Wouldn’t it be cool if you could remake Hamlet and gave everyone lightsabres? Wouldn’t it be cool if the good guys had guns in Lord of the Rings? Wouldn’t it be cool if a tiny girl had sword fights with giant samurai robots? Wouldn’t it be cool if Jesus climbed off the cross and killed all the Romans with a couple of Uzis? Wouldn’t it be cool if a dragon was fighting a World War II bomber? Wouldn’t it be cool if Godzilla and Gandhi had an arm wrestle and then took drugs and had sex?
Wouldn’t it be cool if you could drop certain directors into an active volcano, if only for the visual impact it would produce?
The problem isn’t the way the action sequences play out. The problem is that the entire structure, the entire concept of the whole movie doesn’t hang together. At all. This is my considered and professional opinion: It makes no fucking sense, it’s not meant to make any fucking sense, but we’re supposed to see the significance of these disparate elements as something cool or enjoyable or meaningful anyway. And that can’t possibly happen.
It wasn’t just the stunningly unaffecting ending that brought this into stark relief. Whatever Snyder thought any of this is supposed to mean beyond the jumbled up bullshit melange of ideas, genres and styles has failed to come across long before the dispiriting (but merciful) ending. By the end, Snyder lards on further confusion for the viewer by failing to connect any of the dots, and supplying a false happy ending that makes no sense considering who the protagonist was.
It’s churlish, churlish, churlish and unfair to point out that the main character is a terribly misconceived character. She could or possibly should have been played by an actual doll, moved and posed over here, just right. Now move her and pose her here, that’s fine. Most of all, she can’t get any of the painfully misconceived story across because Snyder clearly thought it would hang together the way he saw it in his head. Goddamn, does it not. We never get a single reason to understand why this character, who we don’t know at all, but we know has been falsely committed, retreats into a ‘fantasy’ world worse than the one she’s already in, who then retreats into further fantasy worlds far worse even than the other one. The fantasy action sequences rarely have anything thematically to do with what she’s trying to achieve in the ‘real’ or even the primary fantasy nightclub world. And in the end we’re left wondering why we were watching her story at all.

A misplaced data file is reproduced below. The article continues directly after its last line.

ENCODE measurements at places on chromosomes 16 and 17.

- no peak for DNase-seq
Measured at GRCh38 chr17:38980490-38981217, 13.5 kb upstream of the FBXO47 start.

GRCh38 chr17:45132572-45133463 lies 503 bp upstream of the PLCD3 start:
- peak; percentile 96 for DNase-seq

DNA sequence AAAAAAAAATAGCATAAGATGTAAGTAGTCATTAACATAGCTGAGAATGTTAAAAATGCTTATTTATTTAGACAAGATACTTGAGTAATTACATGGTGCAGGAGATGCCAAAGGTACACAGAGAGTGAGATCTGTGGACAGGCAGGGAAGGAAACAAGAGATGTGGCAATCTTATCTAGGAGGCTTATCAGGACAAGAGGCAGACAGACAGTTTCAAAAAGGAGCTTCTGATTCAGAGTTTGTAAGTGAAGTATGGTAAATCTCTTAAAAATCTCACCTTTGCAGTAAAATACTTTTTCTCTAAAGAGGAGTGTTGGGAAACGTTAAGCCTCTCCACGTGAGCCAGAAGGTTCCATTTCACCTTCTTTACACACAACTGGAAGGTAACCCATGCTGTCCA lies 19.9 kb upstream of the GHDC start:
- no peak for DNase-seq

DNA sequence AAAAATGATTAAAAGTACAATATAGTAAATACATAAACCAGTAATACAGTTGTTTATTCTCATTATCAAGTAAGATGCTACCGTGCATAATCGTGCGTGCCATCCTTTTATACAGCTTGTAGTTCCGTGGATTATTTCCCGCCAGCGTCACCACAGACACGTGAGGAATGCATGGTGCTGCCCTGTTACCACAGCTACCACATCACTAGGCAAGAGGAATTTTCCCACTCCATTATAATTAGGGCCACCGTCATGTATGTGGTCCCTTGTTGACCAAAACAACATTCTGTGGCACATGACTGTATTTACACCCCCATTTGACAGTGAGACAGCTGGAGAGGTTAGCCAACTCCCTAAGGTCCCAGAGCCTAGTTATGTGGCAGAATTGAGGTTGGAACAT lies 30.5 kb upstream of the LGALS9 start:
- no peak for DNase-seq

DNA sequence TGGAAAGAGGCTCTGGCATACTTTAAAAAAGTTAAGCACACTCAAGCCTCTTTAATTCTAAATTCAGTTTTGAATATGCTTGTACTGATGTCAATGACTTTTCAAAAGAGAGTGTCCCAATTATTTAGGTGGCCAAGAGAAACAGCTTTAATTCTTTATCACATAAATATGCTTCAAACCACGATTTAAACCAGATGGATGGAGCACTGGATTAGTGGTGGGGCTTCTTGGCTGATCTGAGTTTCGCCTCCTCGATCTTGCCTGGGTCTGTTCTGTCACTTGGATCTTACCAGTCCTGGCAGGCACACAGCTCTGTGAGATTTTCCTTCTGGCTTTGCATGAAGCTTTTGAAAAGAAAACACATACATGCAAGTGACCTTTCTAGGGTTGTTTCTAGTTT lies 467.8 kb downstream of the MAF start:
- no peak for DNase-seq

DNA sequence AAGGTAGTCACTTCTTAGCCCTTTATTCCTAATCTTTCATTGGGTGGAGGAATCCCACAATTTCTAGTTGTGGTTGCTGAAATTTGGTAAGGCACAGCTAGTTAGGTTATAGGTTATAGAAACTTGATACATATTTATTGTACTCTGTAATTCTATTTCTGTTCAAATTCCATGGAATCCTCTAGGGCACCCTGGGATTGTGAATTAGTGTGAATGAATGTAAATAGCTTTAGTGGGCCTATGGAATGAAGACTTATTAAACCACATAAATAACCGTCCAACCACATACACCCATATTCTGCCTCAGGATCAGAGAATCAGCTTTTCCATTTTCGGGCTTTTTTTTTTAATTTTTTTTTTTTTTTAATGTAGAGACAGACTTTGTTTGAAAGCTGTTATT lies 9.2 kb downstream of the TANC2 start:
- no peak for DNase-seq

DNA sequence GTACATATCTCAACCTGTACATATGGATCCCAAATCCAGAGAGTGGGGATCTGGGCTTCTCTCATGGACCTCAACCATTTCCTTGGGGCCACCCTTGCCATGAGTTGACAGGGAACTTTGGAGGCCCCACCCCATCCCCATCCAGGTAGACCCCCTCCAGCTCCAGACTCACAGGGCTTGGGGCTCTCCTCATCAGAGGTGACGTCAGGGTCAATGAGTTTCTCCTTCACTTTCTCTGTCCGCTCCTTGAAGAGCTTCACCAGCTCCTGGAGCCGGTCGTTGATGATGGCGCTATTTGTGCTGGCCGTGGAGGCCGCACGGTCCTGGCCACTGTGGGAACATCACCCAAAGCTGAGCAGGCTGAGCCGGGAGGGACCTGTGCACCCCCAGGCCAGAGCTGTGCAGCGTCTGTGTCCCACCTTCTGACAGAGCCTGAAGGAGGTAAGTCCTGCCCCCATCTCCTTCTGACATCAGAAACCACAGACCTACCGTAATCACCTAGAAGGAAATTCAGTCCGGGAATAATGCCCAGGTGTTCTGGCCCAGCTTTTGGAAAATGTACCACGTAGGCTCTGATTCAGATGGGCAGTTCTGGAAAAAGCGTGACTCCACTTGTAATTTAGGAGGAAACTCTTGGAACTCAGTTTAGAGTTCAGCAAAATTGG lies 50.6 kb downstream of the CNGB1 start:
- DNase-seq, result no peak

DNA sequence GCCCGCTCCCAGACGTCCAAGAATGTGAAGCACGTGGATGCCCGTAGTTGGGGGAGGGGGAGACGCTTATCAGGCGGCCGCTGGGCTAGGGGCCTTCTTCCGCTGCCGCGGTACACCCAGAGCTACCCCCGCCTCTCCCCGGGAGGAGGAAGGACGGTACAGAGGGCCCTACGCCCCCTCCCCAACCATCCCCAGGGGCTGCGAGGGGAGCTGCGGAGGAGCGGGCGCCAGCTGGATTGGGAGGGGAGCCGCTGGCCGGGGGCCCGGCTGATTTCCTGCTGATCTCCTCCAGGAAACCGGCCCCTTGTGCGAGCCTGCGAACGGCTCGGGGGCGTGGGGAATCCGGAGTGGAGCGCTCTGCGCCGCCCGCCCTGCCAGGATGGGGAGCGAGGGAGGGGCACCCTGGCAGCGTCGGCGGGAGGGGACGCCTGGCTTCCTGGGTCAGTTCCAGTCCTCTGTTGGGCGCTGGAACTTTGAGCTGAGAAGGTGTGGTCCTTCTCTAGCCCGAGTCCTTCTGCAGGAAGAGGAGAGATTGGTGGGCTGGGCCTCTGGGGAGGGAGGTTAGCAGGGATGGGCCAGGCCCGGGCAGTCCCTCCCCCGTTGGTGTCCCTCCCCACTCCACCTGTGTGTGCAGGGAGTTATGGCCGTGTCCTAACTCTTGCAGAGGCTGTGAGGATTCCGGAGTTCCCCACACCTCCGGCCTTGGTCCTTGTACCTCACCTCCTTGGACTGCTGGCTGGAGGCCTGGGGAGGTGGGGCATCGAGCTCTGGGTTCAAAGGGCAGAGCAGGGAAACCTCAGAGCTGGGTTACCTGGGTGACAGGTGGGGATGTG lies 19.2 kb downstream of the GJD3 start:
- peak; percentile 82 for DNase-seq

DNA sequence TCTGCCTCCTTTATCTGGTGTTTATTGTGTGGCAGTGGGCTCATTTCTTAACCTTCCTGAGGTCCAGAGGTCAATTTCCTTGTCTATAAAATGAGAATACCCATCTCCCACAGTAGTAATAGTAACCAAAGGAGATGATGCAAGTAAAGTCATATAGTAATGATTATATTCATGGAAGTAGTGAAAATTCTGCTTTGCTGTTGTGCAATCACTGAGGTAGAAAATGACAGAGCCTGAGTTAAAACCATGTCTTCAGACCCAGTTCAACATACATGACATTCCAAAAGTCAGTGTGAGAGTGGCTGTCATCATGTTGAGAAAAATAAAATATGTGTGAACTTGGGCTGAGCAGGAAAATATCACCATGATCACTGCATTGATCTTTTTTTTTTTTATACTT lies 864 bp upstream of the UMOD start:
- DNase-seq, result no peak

The script lacks any meaningful dialogue, or even any memorable lines, apart from a few spoken by Scott Glenn, who is a strange mentor character who pops up inexplicably at the end after only appearing in Baby Doll’s fantasy-within-a-fantasy sequences, where he gives very pointless advice. It’s another example of Snyder thinking he’s being clever, when it’s anything but clever. He thinks having a brunette character called Blondie is the height of cleverness as well, so what more can I really argue.
For all the magnitude of epic failure this flick represents that I’ve being trying to grasp and articulate for your benefit, dear reader, I didn’t actually hate Sucker Punch with a white hot passion. The reasons aren’t worthy ones, but they’re there, for some reason. I actually thought Abbie Cornish, as a snarky member of the insane asylum escape crew called Sweet Pea, for no earthly reason, came out of this okay. Sure, she’s trapped within the confines of a tragically ill-conceived lumbering monstrosity, but she looks and acts with real presence and life, unlike most of the rest of the cast. She looked like an Amazon compared to the rest of the wallflowers. And Jena Malone, as her little sister Rocket, also puts in a strong performance in a flick not worthy of it. They gift the flick with a kind of believability or urgency to the proceedings, a dynamic that the rest of the flick lacks.
In their action sequences, they don’t look at all believable as fighters, but much of the individual shots are amazing, even as you’re reminding yourself that they’re ‘cool’ even if they don’t connect to anything else. Abbie Cornish comes across like the only one who could really take apart a robot/Nazi/zombie/dragon, since she’s the only one who physically doesn’t look like she’d have trouble standing up against a gentle breeze.
Of course Snyder is always looking for and finding ways to undermine his actors, so he saddles them with dialogue, directions and an ending meant to always remind them: “You’re only props and scenery for my visionary visuals, remember that”, so he successfully stifles them at every turn.
How he thought this worked in its final form is the greatest mystery. He either doesn’t care, or sees something completely different from the rest of us. Maybe he’s hallucinating that he’s trapped in a gangster’s brothel, and the only way he can escape is by making visually stunning but narratively spastic movies, to release himself through our collective pain? You can’t prove it’s not true.
Sure, it’s a stretch, but it makes about as much sense and has about as much meaning as anything else in Sucker Punch.
3 times Snyder’s greatest crime was wasting Jon Hamm, which is not kosher, out of 10
“If you don't stand for something, you'll fall for anything.” – how empowering, you fucking hacks – Sucker Punch